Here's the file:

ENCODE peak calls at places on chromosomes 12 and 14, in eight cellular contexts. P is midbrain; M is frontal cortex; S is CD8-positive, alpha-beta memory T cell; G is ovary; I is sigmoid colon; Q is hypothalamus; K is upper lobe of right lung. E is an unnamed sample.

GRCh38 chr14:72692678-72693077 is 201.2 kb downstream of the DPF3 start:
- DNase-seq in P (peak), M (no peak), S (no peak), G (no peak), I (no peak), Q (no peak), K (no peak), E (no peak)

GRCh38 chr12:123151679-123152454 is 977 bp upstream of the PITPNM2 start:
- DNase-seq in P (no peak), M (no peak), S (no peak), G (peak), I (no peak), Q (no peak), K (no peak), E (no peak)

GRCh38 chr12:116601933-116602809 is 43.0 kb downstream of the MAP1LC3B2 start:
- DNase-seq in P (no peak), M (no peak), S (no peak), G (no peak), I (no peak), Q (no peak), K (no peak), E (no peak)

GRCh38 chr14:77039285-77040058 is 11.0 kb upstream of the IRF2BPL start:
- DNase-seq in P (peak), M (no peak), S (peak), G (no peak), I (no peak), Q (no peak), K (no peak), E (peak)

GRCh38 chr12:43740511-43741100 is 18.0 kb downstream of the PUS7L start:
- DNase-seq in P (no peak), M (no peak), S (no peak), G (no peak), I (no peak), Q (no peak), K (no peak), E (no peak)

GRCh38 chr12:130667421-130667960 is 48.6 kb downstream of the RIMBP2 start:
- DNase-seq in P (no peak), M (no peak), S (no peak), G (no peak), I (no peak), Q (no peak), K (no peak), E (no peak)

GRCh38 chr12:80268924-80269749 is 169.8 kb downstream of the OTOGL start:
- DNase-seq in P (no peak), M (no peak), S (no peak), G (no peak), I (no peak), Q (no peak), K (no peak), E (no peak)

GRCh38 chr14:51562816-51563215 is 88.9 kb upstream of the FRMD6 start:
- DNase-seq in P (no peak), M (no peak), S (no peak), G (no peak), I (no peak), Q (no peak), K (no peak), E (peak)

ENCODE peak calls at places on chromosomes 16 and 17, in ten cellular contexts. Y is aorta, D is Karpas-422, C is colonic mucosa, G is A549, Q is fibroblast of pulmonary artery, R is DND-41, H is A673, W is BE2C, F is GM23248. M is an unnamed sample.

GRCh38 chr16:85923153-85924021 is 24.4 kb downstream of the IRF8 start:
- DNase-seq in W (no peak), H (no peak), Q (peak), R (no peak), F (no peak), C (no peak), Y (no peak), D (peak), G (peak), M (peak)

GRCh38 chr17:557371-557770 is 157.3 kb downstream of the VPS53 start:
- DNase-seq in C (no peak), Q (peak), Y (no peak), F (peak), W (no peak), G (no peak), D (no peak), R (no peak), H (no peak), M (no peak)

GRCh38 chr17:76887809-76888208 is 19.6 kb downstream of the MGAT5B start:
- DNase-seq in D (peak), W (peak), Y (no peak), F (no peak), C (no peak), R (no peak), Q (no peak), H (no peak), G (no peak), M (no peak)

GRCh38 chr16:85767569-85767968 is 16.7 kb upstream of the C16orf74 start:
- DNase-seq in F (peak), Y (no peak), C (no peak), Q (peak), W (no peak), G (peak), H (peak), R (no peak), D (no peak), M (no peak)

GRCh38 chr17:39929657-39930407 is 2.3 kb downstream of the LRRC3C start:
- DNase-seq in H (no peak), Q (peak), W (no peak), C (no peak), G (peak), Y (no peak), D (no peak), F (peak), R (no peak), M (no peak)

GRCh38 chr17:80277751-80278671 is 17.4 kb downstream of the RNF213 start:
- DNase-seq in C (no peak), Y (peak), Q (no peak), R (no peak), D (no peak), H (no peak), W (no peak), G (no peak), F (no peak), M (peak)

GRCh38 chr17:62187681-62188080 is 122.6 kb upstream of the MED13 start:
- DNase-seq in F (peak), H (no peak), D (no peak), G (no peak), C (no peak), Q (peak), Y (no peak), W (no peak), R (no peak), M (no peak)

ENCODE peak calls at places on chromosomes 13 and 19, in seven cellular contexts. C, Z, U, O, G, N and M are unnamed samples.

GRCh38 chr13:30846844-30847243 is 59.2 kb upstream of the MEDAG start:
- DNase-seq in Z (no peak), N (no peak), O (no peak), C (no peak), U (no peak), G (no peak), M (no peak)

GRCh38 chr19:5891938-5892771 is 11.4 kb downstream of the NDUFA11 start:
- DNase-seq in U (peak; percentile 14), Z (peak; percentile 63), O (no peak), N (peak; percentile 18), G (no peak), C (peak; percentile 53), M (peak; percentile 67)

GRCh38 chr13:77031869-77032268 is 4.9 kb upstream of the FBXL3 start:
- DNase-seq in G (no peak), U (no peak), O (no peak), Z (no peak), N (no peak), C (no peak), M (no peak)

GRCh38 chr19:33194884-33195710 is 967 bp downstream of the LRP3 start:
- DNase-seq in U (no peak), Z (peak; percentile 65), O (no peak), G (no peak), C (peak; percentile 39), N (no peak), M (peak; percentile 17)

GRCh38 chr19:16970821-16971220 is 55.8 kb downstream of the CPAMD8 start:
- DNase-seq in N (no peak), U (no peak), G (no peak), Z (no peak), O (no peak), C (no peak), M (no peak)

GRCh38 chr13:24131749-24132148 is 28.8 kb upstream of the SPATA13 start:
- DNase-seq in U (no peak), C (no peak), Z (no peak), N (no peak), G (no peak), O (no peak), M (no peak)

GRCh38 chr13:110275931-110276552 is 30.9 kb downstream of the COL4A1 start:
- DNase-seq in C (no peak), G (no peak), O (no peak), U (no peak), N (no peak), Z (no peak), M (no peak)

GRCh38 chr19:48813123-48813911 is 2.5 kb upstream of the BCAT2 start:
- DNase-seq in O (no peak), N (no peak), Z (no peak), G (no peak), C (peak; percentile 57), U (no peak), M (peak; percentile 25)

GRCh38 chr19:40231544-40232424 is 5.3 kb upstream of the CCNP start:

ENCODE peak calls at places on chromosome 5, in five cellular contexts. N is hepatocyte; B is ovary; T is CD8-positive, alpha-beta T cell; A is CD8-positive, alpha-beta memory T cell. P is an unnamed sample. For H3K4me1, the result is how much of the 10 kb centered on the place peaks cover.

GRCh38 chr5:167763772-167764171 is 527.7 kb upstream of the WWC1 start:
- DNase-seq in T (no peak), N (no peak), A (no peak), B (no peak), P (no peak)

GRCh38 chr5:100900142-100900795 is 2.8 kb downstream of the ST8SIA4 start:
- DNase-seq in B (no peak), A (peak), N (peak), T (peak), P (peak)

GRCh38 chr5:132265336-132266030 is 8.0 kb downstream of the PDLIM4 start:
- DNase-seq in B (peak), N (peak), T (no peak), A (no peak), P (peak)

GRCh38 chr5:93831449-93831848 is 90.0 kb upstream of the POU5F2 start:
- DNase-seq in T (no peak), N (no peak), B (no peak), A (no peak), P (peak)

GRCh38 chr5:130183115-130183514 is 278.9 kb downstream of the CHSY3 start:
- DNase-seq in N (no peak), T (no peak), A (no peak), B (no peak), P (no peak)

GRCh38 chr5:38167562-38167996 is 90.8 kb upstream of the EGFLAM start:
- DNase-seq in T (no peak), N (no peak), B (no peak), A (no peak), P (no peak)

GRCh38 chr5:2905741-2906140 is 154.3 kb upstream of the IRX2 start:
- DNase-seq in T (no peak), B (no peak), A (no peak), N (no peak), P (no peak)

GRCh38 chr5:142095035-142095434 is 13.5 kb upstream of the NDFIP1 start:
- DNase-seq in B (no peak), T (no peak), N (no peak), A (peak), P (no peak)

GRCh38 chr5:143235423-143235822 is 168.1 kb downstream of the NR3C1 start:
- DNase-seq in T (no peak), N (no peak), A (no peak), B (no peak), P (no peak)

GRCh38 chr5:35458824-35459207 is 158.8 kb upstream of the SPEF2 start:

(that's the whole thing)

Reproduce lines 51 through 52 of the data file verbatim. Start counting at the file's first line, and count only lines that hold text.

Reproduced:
ENCODE peak calls at places on chromosome 5, in five cellular contexts. N is hepatocyte; B is ovary; T is CD8-positive, alpha-beta T cell; A is CD8-positive, alpha-beta memory T cell. P is an unnamed sample. For H3K4me1, the result is how much of the 10 kb centered on the place peaks cover.

GRCh38 chr5:167763772-167764171 is 527.7 kb upstream of the WWC1 start: